The countrys Department of Energy and Climate Change (DECC) Secretary, Chris Huhne has today launched a comprehensive review of the UK FIT scheme, which was only introduced last April. The reason cited is the growing evidence that large scale solar farms could take money away from households, communities and small businesses looking to generate their own electricity.
Speaking to pv magazine last week, PV expert for the UKs Renewable Energy Association (REA), Ray Noble, said the government was considering bringing its FIT review forward by one year, because the PV market is developing differently from its original expectations, and due to the fact the price of solar has changed dramatically over the last few years, while installed PV prices have significantly come down. "The government started this policy [the feed-in tariff (FIT)]," said Noble, and they "thought it would just ramp up slowly over a ten year period. But it has really taken off."
The review will reportedly:
- Assess all aspects of the scheme including tariff levels, administration and eligibility of technologies;
- Be completed by the end of the year, with tariffs remaining unchanged until April 2012 (unless the review reveals a need for greater urgency); and
- Fast track consideration of large scale solar projects (over 50 kW) with a view to making any resulting changes to tariffs as soon as practical, subject to consultation and Parliamentary scrutiny as required by the Energy Act 2008.
Following the official announcement by the DECC, the REA has hit back by saying the move "creates massive uncertainty for all PV projects over 50 kilowatts (kW)". Chief executive, Gaynor Hartnell commented: "Developers of PV installations upwards of 50 kW, will be left hanging in the air. Bands up to four kW can be more confident tariff levels will remain unchanged until April next year, but developers of schemes from 10 kW to 50 kW in particular will be wondering how the announcement applies to them. DECC expresses concern about field arrays, but it is fast-tracking far more than the stand-alone field arrays. In our view this has escalated the uncertainty."
Overall, the REA says it welcomes the fact that the review is the first step in a process, which should ultimately end uncertainty, and that DECC acknowledges the PV FIT scheme is creating huge growth in jobs.
However, it has expressed concerns that the comprehensive nature of the review creates widespread uncertainty, while there is also potential for stranded investment. Furthermore, it believes there has been a failure to appreciate the importance of non-domestic and community-scale schemes in the UK PV sector, despite the Microgeneration Consultation and Coalition Documents emphasis on community-scaled schemes. It adds that there are "very low levels of ambition" for PV, thus placing the UK far behind other major EU countries, and there is no clear strategy outlining how the UK PV sector will reach grid parity.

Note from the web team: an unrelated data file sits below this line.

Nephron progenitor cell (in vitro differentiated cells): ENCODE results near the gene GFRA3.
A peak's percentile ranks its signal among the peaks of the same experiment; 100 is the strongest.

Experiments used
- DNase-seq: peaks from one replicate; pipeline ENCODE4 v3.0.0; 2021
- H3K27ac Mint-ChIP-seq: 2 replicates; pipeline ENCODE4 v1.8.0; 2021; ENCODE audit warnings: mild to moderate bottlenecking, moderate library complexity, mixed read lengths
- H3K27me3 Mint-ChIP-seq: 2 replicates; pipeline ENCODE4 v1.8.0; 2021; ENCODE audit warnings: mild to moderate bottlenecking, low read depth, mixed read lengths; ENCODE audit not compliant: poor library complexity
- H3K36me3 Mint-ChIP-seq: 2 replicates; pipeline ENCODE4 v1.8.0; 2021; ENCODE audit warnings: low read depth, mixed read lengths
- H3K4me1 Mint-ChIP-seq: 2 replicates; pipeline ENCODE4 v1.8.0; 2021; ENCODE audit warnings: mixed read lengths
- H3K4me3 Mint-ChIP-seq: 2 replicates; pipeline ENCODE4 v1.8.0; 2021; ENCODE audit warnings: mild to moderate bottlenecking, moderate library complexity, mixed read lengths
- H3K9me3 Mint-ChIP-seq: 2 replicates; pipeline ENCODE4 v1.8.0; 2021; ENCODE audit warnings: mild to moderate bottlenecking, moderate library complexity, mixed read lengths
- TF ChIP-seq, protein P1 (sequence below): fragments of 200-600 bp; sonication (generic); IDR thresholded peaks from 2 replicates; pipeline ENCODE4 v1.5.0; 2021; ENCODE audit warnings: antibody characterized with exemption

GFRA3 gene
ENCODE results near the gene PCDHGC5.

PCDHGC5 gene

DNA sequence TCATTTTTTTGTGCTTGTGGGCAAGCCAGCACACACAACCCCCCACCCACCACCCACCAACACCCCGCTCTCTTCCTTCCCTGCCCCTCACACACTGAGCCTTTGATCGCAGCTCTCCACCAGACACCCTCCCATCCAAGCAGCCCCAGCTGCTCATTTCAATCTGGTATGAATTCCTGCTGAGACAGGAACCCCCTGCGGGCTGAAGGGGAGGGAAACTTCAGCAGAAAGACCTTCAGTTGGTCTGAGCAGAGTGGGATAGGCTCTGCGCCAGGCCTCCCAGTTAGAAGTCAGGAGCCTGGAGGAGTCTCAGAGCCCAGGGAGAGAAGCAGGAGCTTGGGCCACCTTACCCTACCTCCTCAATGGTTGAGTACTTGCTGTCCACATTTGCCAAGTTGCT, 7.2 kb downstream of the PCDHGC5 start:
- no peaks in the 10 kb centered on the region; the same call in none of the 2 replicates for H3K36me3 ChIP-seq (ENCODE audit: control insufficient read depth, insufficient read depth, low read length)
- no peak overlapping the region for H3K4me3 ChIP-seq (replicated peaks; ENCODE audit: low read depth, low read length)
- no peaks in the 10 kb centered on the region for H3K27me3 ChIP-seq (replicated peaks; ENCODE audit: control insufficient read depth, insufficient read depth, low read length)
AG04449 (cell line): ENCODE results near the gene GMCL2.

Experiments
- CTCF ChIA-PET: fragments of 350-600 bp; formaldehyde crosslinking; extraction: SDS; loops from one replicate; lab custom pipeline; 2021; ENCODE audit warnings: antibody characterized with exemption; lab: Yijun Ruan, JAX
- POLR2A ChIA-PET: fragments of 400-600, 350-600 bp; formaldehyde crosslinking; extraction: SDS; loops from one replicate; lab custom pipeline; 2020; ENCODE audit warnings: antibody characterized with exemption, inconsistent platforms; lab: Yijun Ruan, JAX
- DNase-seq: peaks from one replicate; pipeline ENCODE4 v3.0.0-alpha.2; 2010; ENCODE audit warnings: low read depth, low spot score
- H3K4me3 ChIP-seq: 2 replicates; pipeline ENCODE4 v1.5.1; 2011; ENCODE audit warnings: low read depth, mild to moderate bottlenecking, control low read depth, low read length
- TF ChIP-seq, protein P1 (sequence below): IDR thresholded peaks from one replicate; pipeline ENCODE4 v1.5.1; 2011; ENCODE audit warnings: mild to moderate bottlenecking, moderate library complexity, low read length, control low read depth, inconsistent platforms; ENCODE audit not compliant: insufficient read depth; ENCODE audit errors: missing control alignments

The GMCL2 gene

Hartnell continued: "REA recently put out research showing the PV industry will create 17,000 new jobs during this year and since the start of the scheme. This announcement will inevitably undermine prospect for employment growth. DECC must develop a bigger vision for what this technology can deliver, as the UK is falling far behind other major EU countries on its ambition levels. REA wants to see any review closely examine the huge benefits of a thriving PV industry because when those benefits are fully appreciated its obvious the UK should aim to do a lot more with this technology which is booming internationally."
Solar farm risk
Last years Spending Review committed the UK Government to saving 10 percent of the costs of FITs in 2014 to 2015 through a review due to start next year. However, it was reported that this could start earlier if uptake exceeded the government expectations. In a statement, it was said that because of the risk of an increasing number of large scale solar farms, which could push FITs costs off track, and the need to give industry added certainty to invest, the coalition has announced a comprehensive review into the scheme.
Chris Huhne commented: "The renewables industry is a vital piece in the green growth jigsaw and this review will provide long term certainty while making sure homes, communities and small firms are encouraged to produce their own green electricity. Large scale solar installations werent anticipated under the FITs scheme we inherited and Im concerned this could mean that money meant for people who want to produce their own green electricity has the potential to be directed towards large scale commercial solar projects."
The Government has said it will not act retrospectively and any changes to generation tariffs implemented as a result of the review will only affect new entrants into the FITs scheme.